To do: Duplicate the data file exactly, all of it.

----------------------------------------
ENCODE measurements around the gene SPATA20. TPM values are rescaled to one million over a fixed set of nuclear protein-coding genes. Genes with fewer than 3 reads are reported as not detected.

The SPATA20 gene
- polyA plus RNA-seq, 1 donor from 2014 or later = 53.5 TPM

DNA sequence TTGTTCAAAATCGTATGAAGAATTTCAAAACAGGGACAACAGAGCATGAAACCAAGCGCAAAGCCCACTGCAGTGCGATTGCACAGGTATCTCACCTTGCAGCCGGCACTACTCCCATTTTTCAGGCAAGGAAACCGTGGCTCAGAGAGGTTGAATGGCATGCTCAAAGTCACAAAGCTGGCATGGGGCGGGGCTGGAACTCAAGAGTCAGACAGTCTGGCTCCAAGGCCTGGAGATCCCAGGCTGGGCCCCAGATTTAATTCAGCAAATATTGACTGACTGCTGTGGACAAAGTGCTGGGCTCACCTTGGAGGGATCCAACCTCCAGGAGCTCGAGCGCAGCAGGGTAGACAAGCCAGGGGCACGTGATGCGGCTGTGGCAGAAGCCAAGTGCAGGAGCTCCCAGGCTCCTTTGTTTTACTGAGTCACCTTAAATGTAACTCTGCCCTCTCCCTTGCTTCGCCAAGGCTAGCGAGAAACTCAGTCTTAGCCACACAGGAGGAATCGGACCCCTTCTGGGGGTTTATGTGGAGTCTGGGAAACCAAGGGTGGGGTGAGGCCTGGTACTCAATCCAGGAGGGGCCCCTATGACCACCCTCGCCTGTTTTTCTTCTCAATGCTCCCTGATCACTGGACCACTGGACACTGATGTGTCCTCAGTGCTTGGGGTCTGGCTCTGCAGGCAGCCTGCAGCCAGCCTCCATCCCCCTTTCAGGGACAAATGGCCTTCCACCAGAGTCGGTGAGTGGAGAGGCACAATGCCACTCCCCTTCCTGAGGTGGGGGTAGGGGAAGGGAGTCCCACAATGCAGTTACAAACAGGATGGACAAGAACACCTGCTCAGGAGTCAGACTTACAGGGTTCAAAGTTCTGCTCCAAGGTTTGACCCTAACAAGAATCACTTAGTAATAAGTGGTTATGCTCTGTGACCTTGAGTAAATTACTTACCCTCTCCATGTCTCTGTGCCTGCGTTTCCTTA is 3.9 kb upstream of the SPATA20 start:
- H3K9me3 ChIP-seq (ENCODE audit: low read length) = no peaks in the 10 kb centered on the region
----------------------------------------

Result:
ENCODE measurements around the gene SPATA20. TPM values are rescaled to one million over a fixed set of nuclear protein-coding genes. Genes with fewer than 3 reads are reported as not detected.

The SPATA20 gene
- polyA plus RNA-seq, 1 donor from 2014 or later = 53.5 TPM

DNA sequence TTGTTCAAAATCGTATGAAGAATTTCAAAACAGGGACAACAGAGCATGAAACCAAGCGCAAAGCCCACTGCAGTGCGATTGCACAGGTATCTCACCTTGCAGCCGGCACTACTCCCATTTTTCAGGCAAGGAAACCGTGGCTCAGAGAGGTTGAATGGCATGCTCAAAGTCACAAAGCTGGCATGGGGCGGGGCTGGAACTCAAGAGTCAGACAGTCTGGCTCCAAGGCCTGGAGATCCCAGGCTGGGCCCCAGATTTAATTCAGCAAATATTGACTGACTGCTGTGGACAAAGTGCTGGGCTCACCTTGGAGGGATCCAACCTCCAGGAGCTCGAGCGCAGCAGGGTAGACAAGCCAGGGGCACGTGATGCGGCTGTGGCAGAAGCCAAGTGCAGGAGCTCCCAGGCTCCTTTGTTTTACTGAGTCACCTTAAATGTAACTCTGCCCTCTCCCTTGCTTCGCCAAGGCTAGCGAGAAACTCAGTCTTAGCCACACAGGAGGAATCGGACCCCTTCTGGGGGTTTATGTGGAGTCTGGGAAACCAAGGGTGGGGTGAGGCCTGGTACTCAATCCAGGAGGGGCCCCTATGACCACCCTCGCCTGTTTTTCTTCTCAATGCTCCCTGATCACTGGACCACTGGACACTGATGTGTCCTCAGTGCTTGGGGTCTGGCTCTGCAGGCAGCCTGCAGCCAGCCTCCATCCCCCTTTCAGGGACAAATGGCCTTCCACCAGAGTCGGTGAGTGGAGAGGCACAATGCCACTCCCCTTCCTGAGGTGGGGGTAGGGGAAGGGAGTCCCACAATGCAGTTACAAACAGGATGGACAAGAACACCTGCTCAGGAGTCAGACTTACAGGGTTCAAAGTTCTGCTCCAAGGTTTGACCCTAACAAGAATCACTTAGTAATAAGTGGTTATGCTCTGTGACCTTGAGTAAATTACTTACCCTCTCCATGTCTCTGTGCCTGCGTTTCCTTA is 3.9 kb upstream of the SPATA20 start:
- H3K9me3 ChIP-seq (ENCODE audit: low read length) = no peaks in the 10 kb centered on the region